After a roller coaster of “will-they-or-won’t-they” episodes usually reserved for love interests in sitcoms, delegates finally decided their relationship with Rule 44: They won’t.
Over the past three days, the United Methodist General Conference also has offered a live demonstration of just how difficult following its rules of order can be.
The final tally on the much-debated Rule 44 — a proposed Group Discernment Process — was 355 “yes” and 477 “no.”
The Commission on General Conference recommended Rule 44 at the request of the 2012 General Conference, which sought an alternative process to Robert’s Rules of Order for dealing with particularly complicated and contentious legislation.
The commission’s aim was to use small groups to give all delegates a chance to weigh in on selected petitions.
Last year the commission, in announcing its outline for the proposal, also announced it would recommend setting aside legislation related to human sexuality for possible consideration using the new process.The proposal became known as Rule 44 simply because it was the last of 44 rules the commission proposed for conference business. General Conference delegates approved the first 43 rules, after their own ups and downs, late on May 10.
Thus, an arcane procedural debate became, for many United Methodists, mainly about long-simmering differences regarding ministry with gay and lesbian individuals. A new rule aimed at fostering trust among church decision-makers ended up facing considerable distrust and pushback.
Judi Kenaston, the commission’s chair, on May 12 reminded the delegates that Rule 44 was a process separate from any slate of legislation.
“I ask you not to vote against Rule 44 because you don’t want to use it with the legislation that’s proposed,” she told those assembled. “This is the time to approve a tool for our General Conference process.”
In the end, her speech was to no avail. Delegates showed they just weren’t that into Rule 44.
However, even getting to that simple up-or-down vote took the delegates most of their morning.
In fact the conversation grew so convoluted that Margie Briggs — a delegate from the Missouri Conference — asked for prayer, saying "I believe we're confusing God at this point."
Majority or two-thirds vote?
The first question delegates faced was just how many votes the rule needed to win approval.
Bishop Hope Morgan Ward, who leads the North Carolina Conference, served as the plenary’s presiding officer (a role that rotates among active bishops). She opened discussion of the proposal with the announcement that she believed the rule only needed a majority — that is, more than 50 percent — to pass.
“In studying the rules, praying over this, consulting with others and thinking this through, it seems to me that the way to best move forward is to consider Rule 44 as part f the rules for the conference,” she said. “It is not an amendment to the rules. It was separated from the rules to be considered later.”
Immediately, the Rev. Kyle “Ed” Tomlinson — a delegate from the North Georgia Conference — appealed Ward’s ruling. He argued that the rule should count as an amendment and thus under General Conference’s previously approved Rule 42, it needed a two-thirds vote.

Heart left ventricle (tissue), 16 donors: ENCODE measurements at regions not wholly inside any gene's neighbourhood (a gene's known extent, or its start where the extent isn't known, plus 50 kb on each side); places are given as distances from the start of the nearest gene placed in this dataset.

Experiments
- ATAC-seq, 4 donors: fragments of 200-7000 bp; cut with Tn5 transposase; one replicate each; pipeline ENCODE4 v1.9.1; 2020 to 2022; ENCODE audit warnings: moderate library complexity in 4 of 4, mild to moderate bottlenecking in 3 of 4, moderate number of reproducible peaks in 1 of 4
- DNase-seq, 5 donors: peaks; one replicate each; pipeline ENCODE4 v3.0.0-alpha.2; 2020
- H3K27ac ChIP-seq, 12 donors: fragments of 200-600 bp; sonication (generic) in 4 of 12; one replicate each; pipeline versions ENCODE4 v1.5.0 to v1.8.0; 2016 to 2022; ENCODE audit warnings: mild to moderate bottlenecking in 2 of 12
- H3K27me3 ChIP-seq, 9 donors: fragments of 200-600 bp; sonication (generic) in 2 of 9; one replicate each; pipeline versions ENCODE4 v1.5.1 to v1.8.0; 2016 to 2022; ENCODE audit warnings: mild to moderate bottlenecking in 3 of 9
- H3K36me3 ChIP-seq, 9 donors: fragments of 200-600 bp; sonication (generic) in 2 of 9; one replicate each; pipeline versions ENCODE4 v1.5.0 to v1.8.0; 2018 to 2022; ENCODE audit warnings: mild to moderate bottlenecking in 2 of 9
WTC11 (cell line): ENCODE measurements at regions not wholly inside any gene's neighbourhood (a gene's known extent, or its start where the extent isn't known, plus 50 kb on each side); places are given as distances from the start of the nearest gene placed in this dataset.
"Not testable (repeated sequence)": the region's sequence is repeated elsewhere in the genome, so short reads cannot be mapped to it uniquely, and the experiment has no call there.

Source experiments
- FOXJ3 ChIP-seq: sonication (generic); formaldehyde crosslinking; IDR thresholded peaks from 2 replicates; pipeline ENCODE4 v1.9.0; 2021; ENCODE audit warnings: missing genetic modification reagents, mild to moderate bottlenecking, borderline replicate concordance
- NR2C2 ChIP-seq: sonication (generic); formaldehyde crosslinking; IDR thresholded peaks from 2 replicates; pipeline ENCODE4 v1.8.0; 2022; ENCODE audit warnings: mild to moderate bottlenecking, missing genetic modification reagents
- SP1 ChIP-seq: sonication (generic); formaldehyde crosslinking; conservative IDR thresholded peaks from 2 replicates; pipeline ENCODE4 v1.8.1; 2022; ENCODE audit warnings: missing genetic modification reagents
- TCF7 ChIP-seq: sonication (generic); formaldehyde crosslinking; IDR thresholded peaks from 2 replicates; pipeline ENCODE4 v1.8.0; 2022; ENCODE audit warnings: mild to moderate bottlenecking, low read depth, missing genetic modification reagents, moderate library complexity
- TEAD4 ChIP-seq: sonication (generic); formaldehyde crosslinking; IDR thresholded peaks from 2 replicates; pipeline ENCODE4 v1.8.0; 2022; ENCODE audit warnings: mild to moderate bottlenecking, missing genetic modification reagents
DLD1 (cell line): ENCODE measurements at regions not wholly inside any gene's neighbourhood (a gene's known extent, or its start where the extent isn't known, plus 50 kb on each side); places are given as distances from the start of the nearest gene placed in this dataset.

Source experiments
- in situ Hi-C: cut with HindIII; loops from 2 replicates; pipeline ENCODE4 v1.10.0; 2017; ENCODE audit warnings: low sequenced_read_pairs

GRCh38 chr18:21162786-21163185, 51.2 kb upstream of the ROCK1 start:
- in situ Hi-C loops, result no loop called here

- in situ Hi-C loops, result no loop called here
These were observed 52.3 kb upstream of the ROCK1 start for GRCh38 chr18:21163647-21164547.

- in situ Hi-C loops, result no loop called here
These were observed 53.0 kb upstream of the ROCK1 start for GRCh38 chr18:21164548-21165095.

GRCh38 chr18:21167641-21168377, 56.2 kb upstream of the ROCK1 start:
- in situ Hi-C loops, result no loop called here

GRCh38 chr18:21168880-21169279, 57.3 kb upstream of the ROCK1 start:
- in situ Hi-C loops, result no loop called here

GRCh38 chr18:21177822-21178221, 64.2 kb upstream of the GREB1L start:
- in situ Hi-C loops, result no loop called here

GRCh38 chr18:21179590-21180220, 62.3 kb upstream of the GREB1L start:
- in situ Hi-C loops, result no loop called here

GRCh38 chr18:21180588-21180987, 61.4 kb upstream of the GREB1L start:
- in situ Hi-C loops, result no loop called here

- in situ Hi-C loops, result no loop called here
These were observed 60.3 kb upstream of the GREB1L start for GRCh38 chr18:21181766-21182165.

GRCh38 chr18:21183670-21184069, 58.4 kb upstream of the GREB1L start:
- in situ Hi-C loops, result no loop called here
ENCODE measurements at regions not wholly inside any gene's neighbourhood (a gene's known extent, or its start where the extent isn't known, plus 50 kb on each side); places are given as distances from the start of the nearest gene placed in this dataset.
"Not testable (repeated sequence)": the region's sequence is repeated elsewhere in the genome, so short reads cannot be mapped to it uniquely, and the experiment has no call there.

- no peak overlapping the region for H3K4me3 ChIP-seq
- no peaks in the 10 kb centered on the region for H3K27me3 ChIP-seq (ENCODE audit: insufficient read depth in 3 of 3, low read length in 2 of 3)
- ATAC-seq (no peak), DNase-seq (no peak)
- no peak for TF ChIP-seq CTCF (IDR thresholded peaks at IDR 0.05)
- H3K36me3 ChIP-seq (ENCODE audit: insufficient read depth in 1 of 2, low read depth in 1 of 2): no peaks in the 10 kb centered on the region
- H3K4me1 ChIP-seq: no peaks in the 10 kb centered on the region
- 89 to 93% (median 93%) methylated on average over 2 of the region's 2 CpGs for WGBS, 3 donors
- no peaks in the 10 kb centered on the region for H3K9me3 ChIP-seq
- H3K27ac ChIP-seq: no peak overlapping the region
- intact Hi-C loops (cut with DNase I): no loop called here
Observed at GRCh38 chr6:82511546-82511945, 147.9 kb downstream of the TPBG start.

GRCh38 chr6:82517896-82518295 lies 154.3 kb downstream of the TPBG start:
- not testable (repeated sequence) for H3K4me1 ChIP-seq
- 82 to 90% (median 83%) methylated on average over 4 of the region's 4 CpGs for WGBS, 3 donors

By a narrow vote, the delegates agreed with Tomlinson.
It was just a small indication of the lengthy discussion to come, among a multinational body beset by language differences, confusion about parliamentary procedure and distrust of the new electronic queuing system presiding officers use to identify potential speakers.
At one point, the Rev. Eric Park of the Western Pennsylvania Conference asked General Conference to abandon the new queuing system and return to the color-coded cards delegates used to request to speak at previous General Conference gatherings. That proposed rule amendment failed to garner the necessary two-thirds vote.
Vote against referral
Delegates also, by a vote of 597 to 234, denied a motion to refer Rule 44 back to the commission to improve it for use by the 2020 General Conference.
Support for that motion came at least in part from United Methodists who were nominated to help lead the process in Rule 44.
“I want us to be ready, but we’re not,” said Pat Luna of Alabama-West Florida Conference, one of those delegates. “If we have any chance of Rule 44 working, we’re going to need to dot every i and cross every t, and quite frankly we don’t know where the i’s and t’s are yet.”
Ultimately, delegates also heard two speeches each in favor and against the proposed rule.
Jill Wondel, a delegate from the Missouri Conference, said the commission faithfully sacrificed time and effort to develop the rule.
“Change is hard and change is uncertain and change is scary,” she said. “It’s easy for us to vote ‘no.’ … But God does not give us a spirit of fear.”
The Rev. Jerry Kulah, a delegate of the Liberia Conference, said he objected because no annual conferences in the central conferences (church regions in Africa, Asia and Europe) had ever used such a process. He also objected because he felt it didn’t offer enough space for expressing disagreement.
“You have a few people who will be deciding for us,” said Kulah, who was a nominee for the Facilitation Group that would have tried to synthesize the small groups' work. “I believe the Bible remains our final authority for faith and practice. As I read through the rule, I see no place where the Bible is mentioned.”
Hahn is a multimedia news reporter for United Methodist News Service. Contact her at (615) 742-5470 or email@example.com.